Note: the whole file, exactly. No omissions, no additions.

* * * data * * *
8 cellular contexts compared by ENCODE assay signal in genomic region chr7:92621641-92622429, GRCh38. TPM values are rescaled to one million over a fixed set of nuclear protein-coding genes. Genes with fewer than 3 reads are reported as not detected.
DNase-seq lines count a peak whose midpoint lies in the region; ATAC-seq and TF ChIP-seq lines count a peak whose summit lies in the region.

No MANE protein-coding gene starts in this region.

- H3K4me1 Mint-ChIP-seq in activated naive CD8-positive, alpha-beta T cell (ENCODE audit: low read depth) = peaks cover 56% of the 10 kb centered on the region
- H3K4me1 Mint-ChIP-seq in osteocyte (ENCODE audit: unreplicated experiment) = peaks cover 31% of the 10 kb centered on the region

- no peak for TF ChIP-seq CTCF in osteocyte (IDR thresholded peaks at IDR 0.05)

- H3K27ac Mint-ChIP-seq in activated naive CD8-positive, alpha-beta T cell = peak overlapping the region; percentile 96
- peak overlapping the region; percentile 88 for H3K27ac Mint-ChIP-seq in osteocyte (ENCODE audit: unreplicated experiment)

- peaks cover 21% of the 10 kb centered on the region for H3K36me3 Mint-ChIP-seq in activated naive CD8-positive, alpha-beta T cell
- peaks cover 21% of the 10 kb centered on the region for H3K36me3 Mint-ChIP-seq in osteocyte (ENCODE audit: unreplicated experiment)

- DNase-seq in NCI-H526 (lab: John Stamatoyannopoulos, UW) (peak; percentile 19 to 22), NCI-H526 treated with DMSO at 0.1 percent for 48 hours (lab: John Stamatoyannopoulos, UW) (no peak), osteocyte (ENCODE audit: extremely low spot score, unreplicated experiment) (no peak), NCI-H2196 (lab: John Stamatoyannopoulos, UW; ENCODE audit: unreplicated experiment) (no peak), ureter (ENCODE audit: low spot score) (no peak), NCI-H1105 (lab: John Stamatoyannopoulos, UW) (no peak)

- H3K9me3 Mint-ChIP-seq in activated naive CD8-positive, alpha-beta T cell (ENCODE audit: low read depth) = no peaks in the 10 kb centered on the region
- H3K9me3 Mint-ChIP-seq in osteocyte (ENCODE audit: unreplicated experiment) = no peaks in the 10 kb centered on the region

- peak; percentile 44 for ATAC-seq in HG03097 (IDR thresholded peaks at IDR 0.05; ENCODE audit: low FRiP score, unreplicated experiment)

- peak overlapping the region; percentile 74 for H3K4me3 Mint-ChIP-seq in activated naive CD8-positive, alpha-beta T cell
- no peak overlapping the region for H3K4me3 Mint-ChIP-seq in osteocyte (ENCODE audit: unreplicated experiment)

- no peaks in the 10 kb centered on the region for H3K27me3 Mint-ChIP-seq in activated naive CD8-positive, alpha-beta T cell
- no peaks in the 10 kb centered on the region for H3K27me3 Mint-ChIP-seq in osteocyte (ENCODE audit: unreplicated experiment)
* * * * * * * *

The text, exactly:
8 cellular contexts compared by ENCODE assay signal in genomic region chr7:92621641-92622429, GRCh38. TPM values are rescaled to one million over a fixed set of nuclear protein-coding genes. Genes with fewer than 3 reads are reported as not detected.
DNase-seq lines count a peak whose midpoint lies in the region; ATAC-seq and TF ChIP-seq lines count a peak whose summit lies in the region.

No MANE protein-coding gene starts in this region.

- H3K4me1 Mint-ChIP-seq in activated naive CD8-positive, alpha-beta T cell (ENCODE audit: low read depth) = peaks cover 56% of the 10 kb centered on the region
- H3K4me1 Mint-ChIP-seq in osteocyte (ENCODE audit: unreplicated experiment) = peaks cover 31% of the 10 kb centered on the region

- no peak for TF ChIP-seq CTCF in osteocyte (IDR thresholded peaks at IDR 0.05)

- H3K27ac Mint-ChIP-seq in activated naive CD8-positive, alpha-beta T cell = peak overlapping the region; percentile 96
- peak overlapping the region; percentile 88 for H3K27ac Mint-ChIP-seq in osteocyte (ENCODE audit: unreplicated experiment)

- peaks cover 21% of the 10 kb centered on the region for H3K36me3 Mint-ChIP-seq in activated naive CD8-positive, alpha-beta T cell
- peaks cover 21% of the 10 kb centered on the region for H3K36me3 Mint-ChIP-seq in osteocyte (ENCODE audit: unreplicated experiment)

- DNase-seq in NCI-H526 (lab: John Stamatoyannopoulos, UW) (peak; percentile 19 to 22), NCI-H526 treated with DMSO at 0.1 percent for 48 hours (lab: John Stamatoyannopoulos, UW) (no peak), osteocyte (ENCODE audit: extremely low spot score, unreplicated experiment) (no peak), NCI-H2196 (lab: John Stamatoyannopoulos, UW; ENCODE audit: unreplicated experiment) (no peak), ureter (ENCODE audit: low spot score) (no peak), NCI-H1105 (lab: John Stamatoyannopoulos, UW) (no peak)

- H3K9me3 Mint-ChIP-seq in activated naive CD8-positive, alpha-beta T cell (ENCODE audit: low read depth) = no peaks in the 10 kb centered on the region
- H3K9me3 Mint-ChIP-seq in osteocyte (ENCODE audit: unreplicated experiment) = no peaks in the 10 kb centered on the region

- peak; percentile 44 for ATAC-seq in HG03097 (IDR thresholded peaks at IDR 0.05; ENCODE audit: low FRiP score, unreplicated experiment)

- peak overlapping the region; percentile 74 for H3K4me3 Mint-ChIP-seq in activated naive CD8-positive, alpha-beta T cell
- no peak overlapping the region for H3K4me3 Mint-ChIP-seq in osteocyte (ENCODE audit: unreplicated experiment)

- no peaks in the 10 kb centered on the region for H3K27me3 Mint-ChIP-seq in activated naive CD8-positive, alpha-beta T cell
- no peaks in the 10 kb centered on the region for H3K27me3 Mint-ChIP-seq in osteocyte (ENCODE audit: unreplicated experiment)